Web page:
Almost all modern countries have a central bank which is a large bank operating either as a direct governmental institution or as a private institution whose management is strictly controlled by the government. Most central banks were established by law as the result of a national financial emergency, such as the collapse of a prior credit expansion (U.S. Federal Reserve Banks), or the desire of the government for more funds than it cares or dares to raise through taxes or private loans (Bank of England). Central banks usually attempt to control interest rates, reserve requirements and note issues of the nation's banks and act as the bank of last resort when other banks are pressed for funds while holding investments which the central bank will discount on demand. By such technical procedures, the central bank attempts to control the quantity of "money in the broader sense" (q.v.) and thus indirectly influence prices, production and employment. Central bank policies are usually determined by a desire to (1) prevent financial panics, recessions or depressions, usually by the expansion of circulation credit (q.v.), and (2) provide the government with funds to cover any deficits not fully covered by funds from private sources.

M. 422.

"Ce que j'appelle mon present, c'est mon attitude vis-a-vis de l'avenir immediat c'est mon action imminente," (French). "What I call my present is my mental attitude towards the immediate future, my imminent action."

Ceteris paribus, (Latin). Other things (factors or elements) being equal or remaining unchanged. Ceteris paribus is an element of every scientific doctrine and no economic law can dispense with it.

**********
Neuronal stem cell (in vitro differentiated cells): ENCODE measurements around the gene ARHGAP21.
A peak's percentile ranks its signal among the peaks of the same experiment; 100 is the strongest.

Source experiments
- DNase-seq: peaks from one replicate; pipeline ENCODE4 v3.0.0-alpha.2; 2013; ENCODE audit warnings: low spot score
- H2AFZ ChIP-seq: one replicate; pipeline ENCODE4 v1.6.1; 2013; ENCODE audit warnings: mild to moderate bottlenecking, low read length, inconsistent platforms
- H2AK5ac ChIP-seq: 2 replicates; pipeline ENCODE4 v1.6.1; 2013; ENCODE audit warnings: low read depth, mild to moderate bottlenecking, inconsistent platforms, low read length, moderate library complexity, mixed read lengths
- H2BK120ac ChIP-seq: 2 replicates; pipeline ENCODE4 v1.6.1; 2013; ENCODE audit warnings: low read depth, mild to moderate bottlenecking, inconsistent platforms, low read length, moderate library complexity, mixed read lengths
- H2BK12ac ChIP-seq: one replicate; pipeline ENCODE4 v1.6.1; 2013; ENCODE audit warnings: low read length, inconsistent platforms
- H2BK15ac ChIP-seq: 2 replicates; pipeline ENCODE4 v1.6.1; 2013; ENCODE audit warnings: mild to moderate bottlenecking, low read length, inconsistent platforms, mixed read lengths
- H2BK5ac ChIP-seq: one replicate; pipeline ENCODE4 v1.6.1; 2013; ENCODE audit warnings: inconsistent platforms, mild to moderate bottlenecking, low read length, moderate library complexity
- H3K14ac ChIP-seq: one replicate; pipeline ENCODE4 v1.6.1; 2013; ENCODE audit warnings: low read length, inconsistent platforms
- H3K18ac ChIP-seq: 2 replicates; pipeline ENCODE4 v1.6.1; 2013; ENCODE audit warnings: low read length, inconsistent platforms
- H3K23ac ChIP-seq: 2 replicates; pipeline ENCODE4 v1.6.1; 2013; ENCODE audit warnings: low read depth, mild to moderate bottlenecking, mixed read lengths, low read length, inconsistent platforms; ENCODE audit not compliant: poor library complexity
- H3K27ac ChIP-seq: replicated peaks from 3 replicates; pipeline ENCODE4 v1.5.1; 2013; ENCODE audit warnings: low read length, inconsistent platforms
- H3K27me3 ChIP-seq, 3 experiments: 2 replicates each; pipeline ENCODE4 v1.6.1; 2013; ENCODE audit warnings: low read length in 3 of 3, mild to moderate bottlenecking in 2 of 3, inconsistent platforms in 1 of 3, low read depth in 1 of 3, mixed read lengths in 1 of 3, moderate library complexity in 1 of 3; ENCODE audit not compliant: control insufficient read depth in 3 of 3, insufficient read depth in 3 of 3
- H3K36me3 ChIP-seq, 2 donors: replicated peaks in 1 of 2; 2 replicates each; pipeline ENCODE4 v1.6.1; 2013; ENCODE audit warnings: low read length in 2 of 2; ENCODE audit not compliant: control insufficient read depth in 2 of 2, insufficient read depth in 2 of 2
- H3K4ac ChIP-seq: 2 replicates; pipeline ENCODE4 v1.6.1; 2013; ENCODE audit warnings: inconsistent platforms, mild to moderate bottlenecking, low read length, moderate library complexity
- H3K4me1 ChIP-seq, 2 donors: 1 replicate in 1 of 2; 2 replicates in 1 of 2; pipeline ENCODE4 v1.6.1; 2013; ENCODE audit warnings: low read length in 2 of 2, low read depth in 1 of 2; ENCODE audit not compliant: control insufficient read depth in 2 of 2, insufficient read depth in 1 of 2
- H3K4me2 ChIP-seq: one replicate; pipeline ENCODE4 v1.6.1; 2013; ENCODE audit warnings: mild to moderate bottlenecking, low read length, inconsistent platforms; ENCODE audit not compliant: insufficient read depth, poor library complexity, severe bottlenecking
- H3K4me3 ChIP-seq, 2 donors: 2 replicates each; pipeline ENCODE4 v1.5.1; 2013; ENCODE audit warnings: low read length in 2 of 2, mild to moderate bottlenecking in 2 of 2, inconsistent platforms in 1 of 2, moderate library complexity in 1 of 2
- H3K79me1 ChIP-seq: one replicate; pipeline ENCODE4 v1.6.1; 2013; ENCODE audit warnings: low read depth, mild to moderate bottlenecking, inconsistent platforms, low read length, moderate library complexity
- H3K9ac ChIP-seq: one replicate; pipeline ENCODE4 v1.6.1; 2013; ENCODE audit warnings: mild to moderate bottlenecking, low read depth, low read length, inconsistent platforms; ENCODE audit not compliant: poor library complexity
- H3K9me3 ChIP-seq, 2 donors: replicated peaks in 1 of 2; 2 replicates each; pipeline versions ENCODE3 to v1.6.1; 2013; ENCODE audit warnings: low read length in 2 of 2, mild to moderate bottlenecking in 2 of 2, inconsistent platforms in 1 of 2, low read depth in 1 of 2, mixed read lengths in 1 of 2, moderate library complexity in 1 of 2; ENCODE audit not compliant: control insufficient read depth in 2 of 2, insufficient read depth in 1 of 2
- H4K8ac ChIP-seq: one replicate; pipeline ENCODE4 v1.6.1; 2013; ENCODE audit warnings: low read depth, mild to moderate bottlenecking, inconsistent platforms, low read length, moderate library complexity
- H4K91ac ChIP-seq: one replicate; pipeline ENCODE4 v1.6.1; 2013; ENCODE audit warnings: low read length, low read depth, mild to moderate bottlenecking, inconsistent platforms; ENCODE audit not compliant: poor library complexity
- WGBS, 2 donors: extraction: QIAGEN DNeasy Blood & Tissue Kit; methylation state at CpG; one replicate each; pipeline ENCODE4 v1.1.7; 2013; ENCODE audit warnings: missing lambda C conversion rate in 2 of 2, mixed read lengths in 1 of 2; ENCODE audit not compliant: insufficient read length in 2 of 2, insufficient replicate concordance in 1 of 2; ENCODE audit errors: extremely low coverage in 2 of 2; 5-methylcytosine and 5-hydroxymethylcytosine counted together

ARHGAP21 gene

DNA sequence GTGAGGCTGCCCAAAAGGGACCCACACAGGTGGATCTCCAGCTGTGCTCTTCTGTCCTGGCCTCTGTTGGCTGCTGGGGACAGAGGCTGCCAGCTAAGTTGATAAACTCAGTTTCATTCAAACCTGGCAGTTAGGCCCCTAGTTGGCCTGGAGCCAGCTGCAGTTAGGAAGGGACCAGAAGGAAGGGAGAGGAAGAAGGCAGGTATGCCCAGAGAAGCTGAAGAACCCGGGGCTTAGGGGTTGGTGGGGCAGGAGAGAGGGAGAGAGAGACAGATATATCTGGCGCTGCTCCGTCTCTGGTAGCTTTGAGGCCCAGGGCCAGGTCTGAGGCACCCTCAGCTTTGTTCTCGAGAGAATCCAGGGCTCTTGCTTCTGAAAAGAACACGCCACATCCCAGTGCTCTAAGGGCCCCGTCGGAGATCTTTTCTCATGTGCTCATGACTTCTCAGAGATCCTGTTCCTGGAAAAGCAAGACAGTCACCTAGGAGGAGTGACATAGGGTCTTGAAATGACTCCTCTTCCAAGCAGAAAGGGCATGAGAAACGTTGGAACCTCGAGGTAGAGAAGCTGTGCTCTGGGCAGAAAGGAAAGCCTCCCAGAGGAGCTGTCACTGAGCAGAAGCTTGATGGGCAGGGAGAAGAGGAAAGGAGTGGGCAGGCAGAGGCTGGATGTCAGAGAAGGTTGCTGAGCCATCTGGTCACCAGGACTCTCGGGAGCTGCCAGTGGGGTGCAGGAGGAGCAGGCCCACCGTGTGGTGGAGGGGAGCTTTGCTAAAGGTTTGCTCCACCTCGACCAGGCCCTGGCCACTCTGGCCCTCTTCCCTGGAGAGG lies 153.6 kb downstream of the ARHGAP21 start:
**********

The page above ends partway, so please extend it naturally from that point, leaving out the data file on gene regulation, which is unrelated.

M. 129.

Charisma, (Greek). A special divine gift which endows the recipient with a supernatural ability to know and proclaim the will of God. In short, a pipeline from God which mere mortals may not challenge.

Chauvinism. Absurdly exaggerated patriotism or militarism; originally a term of ridicule applied to idolatry of Napoleon I (1769-1821), it came from the name of Nicolas Chauvin, a much wounded and decorated veteran who worshipped with blind enthusiasm the military glories and expansionist policies of his defeated hero.

Chauvinism applies to talk and disposition. It thus differs from nationalism which applies to a policy of action. For distinction, see Omnipotent Government, pp. 122-125.

OG. 1, 122-25.

Checkbook money. See "Deposit currency."

Chiliastic. Pertaining to the doctrine that when men are perfected the Messiah will appear on the Earth to rule over a happy and glorious kingdom for 1,000 years (the Millennium).

S. 281-88.

Chimera. Originally a fabled and frightening monster whose features resembled the corresponding parts of many different animals. Hence, an absurd or fantastic creature of the imagination; a frightful fancy; a visionary or impracticable idea.

Chimerical. Wildly or fantastically unreal or visionary.

Chrematistic. Related to wealth as far as it can be calculated in terms of money.

Christian socialism. A brand of socialism that seeks to base the socialist system upon loyalty to the Christian church as opposed to antireligious, anti-Christian, atheistic brands of socialism. It emerged in the nineteenth century and is based primarily on disapproval of the desire for profits or personal gain. Its advocates generally ignore the problem of production, oppose bigness and radical innovations in business and seek what they consider a "more just" allocation of existing wealth. They yearn for "just" prices and wages, usually those of some point in the past for which the only hope of maintenance lies in a completely controlled economy.